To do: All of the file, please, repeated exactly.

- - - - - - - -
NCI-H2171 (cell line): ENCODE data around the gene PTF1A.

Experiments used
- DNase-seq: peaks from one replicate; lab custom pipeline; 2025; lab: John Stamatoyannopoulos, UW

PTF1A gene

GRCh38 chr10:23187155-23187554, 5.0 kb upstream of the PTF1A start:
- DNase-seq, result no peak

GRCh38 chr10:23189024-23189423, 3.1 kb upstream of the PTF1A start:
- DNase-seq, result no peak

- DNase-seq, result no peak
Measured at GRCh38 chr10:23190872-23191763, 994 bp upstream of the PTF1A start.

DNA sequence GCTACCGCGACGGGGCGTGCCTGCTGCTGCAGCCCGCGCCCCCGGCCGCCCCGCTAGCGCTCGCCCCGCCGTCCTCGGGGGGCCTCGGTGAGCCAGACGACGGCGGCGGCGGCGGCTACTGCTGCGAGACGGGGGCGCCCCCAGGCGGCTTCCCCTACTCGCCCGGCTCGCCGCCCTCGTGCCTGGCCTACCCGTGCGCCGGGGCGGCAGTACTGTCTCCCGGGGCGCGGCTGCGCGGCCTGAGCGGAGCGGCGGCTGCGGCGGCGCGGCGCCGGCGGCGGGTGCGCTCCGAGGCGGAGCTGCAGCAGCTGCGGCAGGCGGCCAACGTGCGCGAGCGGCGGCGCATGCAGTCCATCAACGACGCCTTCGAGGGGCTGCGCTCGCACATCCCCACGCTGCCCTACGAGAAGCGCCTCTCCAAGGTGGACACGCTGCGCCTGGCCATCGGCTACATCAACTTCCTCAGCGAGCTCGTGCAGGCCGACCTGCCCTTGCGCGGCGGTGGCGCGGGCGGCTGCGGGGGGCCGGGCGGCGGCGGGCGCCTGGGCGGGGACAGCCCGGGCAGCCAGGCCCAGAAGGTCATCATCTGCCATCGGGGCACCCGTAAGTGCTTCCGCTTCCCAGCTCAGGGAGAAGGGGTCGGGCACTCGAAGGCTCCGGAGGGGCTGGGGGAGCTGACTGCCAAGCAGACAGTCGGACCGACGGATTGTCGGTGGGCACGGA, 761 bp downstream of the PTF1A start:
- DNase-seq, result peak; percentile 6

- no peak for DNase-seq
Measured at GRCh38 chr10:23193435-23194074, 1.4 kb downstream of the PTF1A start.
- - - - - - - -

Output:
NCI-H2171 (cell line): ENCODE data around the gene PTF1A.

Experiments used
- DNase-seq: peaks from one replicate; lab custom pipeline; 2025; lab: John Stamatoyannopoulos, UW

PTF1A gene

GRCh38 chr10:23187155-23187554, 5.0 kb upstream of the PTF1A start:
- DNase-seq, result no peak

GRCh38 chr10:23189024-23189423, 3.1 kb upstream of the PTF1A start:
- DNase-seq, result no peak

- DNase-seq, result no peak
Measured at GRCh38 chr10:23190872-23191763, 994 bp upstream of the PTF1A start.

DNA sequence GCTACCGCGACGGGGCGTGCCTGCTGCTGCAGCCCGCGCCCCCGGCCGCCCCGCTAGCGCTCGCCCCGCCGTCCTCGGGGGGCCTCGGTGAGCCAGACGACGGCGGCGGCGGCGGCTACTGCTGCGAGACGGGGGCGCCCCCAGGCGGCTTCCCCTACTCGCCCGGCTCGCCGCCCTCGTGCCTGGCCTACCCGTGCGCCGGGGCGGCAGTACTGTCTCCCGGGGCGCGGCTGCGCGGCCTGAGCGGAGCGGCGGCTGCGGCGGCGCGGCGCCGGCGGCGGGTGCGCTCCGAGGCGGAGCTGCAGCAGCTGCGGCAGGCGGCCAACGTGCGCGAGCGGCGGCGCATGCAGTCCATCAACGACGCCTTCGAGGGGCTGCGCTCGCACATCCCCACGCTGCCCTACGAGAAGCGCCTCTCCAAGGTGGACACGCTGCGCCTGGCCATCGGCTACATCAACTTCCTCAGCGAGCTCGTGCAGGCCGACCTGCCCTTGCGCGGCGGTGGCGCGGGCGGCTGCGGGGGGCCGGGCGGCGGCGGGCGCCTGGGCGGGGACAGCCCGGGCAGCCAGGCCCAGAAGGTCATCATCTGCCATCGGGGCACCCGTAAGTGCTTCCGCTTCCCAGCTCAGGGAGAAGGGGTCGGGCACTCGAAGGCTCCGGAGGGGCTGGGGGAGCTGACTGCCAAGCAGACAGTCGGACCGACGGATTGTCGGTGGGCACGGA, 761 bp downstream of the PTF1A start:
- DNase-seq, result peak; percentile 6

- no peak for DNase-seq
Measured at GRCh38 chr10:23193435-23194074, 1.4 kb downstream of the PTF1A start.